An Overview of Reflex Sympathetic Dystrophy/Complex Regional Pain Syndrome
Reflex Sympathetic Dystrophy (RSD) is frequently referred to as Complex Regional Pain Syndrome (CRPS). RSD is a multi-symptom syndrome that usually affects the extremities, but may affect virtually any part of the body. The best way to describe RSD is an injury to a nerve or to soft tissue that does not heal normally, and it can be caused by even the slightest of injuries. If left untreated, RSD can spread to all extremities which makes the rehabilitation process difficult. The treatment of RSD is challenging and it can become extremely expensive due to permanent deformities and chronic pain. Patient’s suffering from advanced RSD may have significant psychological and psychiatric problems, and risk developing dependency to narcotics. However, if diagnosed early, doctors can use physical therapy and nerve blocks to cure or lessen the effects of the disease. The incidence of this syndrome is higher in women, especially among the young. A number of factors have been associated with causing RSD, including trauma, heart disease and heart attack, cervical spine or spinal cord disorders, cerebral lesions, infections, surgery, repetitive motion disorder or cumulative trauma.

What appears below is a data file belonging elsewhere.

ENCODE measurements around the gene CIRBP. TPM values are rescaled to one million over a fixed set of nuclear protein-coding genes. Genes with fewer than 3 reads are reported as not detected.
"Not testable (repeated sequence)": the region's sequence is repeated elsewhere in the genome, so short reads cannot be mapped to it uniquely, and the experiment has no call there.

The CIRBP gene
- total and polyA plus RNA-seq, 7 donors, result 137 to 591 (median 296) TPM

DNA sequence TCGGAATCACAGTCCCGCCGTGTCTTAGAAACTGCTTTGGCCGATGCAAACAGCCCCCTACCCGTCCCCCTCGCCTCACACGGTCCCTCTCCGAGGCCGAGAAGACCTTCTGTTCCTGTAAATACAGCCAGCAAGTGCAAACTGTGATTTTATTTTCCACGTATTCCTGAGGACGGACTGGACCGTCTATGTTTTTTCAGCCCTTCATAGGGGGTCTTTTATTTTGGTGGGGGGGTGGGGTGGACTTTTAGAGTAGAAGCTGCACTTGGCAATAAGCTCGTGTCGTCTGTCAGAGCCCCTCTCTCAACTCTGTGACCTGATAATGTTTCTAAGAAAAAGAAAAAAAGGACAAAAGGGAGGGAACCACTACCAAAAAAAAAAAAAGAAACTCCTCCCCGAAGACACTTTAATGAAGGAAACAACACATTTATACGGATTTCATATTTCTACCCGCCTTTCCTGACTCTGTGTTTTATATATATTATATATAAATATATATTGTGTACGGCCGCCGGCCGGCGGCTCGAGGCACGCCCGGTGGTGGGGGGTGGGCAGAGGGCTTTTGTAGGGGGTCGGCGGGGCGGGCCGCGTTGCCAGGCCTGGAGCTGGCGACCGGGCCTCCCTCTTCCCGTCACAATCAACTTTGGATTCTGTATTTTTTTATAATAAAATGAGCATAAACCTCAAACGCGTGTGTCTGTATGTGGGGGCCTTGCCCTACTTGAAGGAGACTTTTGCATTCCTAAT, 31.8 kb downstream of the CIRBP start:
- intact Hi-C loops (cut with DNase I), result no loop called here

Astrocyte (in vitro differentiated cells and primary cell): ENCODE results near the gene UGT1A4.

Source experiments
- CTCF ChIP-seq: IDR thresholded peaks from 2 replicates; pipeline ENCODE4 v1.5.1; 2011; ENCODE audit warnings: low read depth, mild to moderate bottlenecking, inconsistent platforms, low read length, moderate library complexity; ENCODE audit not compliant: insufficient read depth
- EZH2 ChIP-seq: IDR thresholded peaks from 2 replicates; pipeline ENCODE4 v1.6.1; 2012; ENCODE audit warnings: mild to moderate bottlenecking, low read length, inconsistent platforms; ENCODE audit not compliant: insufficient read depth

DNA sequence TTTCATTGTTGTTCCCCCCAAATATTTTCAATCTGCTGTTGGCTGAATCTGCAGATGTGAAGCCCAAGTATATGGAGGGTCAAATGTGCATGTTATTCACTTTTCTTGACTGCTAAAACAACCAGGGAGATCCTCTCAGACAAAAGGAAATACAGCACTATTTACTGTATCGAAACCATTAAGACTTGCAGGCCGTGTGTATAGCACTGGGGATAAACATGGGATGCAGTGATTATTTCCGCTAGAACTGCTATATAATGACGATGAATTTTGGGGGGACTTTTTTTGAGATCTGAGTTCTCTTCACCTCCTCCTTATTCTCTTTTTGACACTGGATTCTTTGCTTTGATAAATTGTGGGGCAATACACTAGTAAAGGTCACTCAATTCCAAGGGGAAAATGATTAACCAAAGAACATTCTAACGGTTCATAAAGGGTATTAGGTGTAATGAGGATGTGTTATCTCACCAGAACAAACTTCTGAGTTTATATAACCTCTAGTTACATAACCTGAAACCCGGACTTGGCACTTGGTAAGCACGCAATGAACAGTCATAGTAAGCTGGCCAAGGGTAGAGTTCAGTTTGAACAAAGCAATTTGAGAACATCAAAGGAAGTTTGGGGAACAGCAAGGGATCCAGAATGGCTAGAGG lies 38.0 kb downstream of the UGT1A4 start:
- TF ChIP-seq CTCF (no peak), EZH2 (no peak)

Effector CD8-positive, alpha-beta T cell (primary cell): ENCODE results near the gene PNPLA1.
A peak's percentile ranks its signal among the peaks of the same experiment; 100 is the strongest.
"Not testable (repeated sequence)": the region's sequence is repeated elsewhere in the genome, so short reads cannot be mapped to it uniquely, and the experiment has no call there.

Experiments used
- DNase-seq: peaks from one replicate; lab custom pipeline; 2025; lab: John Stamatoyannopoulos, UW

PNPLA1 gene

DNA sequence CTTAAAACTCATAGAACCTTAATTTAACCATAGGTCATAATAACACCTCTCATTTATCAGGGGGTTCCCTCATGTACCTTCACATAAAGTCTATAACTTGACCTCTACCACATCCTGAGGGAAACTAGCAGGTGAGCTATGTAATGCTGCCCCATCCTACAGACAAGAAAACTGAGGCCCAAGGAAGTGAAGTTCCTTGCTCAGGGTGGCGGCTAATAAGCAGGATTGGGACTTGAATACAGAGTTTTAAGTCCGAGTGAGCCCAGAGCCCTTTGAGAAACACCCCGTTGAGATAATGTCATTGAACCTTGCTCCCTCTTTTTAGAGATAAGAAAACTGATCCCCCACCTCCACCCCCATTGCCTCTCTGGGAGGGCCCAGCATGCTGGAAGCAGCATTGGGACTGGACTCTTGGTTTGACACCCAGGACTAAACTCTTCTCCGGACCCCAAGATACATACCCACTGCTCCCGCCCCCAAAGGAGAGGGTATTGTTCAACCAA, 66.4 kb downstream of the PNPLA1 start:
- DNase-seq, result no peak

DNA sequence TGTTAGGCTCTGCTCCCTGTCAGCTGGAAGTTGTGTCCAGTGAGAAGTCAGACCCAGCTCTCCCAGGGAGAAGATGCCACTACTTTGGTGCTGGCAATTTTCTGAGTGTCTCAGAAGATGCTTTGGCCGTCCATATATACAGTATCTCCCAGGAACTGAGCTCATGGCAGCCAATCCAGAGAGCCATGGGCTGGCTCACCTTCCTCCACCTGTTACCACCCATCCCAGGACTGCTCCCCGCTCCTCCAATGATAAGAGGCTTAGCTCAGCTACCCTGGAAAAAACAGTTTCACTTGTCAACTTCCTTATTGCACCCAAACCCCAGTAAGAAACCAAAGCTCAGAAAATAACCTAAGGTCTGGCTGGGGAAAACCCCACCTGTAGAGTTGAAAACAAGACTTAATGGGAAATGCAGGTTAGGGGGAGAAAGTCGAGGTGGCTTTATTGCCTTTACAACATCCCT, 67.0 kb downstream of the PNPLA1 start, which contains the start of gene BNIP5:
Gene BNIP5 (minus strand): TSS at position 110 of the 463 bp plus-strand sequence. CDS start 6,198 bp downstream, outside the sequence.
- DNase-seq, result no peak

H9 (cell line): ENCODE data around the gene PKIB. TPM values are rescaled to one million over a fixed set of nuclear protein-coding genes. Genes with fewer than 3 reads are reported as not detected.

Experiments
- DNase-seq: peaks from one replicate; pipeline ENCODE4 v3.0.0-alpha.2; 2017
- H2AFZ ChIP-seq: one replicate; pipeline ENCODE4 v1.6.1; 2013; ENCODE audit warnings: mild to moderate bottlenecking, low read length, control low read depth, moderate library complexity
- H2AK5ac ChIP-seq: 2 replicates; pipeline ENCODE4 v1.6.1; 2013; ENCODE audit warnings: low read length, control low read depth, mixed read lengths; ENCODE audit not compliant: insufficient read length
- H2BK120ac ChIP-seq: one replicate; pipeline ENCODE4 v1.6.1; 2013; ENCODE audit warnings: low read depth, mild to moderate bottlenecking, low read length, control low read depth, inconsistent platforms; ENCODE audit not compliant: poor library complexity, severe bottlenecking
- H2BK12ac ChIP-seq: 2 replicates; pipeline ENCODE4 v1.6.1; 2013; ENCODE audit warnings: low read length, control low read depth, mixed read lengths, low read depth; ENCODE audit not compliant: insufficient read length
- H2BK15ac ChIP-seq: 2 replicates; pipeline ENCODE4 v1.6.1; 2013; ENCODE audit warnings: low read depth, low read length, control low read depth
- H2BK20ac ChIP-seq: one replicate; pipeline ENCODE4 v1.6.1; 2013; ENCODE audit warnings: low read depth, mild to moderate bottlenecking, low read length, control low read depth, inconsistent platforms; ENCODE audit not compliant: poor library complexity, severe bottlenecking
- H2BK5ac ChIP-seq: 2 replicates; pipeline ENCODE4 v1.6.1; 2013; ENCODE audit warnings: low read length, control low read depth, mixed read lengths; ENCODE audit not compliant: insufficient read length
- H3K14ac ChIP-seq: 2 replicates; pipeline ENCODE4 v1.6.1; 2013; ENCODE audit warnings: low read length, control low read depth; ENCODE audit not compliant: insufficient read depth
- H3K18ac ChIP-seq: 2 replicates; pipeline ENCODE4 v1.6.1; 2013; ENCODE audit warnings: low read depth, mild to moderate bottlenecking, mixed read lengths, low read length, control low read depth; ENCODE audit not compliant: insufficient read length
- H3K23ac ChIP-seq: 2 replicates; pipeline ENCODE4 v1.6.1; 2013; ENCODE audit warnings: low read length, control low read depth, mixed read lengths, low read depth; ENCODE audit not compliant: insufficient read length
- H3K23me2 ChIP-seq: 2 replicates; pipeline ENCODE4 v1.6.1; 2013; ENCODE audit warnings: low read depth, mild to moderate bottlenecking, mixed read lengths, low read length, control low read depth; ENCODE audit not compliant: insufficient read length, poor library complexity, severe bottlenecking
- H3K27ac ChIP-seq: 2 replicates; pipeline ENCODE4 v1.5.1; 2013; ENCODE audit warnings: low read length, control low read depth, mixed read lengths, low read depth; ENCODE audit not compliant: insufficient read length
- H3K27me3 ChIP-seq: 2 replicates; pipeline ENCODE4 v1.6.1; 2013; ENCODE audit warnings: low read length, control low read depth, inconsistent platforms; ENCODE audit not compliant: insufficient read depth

Pain: The first and primary complaint occurring in one or more extremities is described as severe, constant, burning, and/or deep aching pain
Skin Changes: The skin may appear shiny, dry, or scaly. Hair may grow coarse and thin. Nails in the affected extremity may be more brittle, grow faster and then slower. RSD is associated with a variety of skin disorders including rashes, ulcers, and pustules.
Swelling: Pitting or hard edema is usually localized to the painful and tender region.
Movement Disorder: Patients with RSD have difficulty moving because they hurt when they move. Patients describe difficulty in moving, as though they have stiff joints. Tremors and involuntary severe jerking or extremities may be present. Psychological stress may exacerbate these symptoms. Sudden onset of muscle cramps can be severe and completely incapacitating.
Spreading Symptoms: Initially, RSD symptoms are generally localized to the site of the injury. As time progresses the pain and symptoms tend to spread. Typically, the disorder starts in an extremity.
Bone Changes: X-rays may show wasting of bone or a bone scan may show increased or decreased uptake of a certain radioactive substance in bones after intravenous injection.
Duration of RSD: The duration of RSD varies. In mild cases it may last for weeks followed by remission, but in many cases the pain continues for years and in some cases, indefinitely.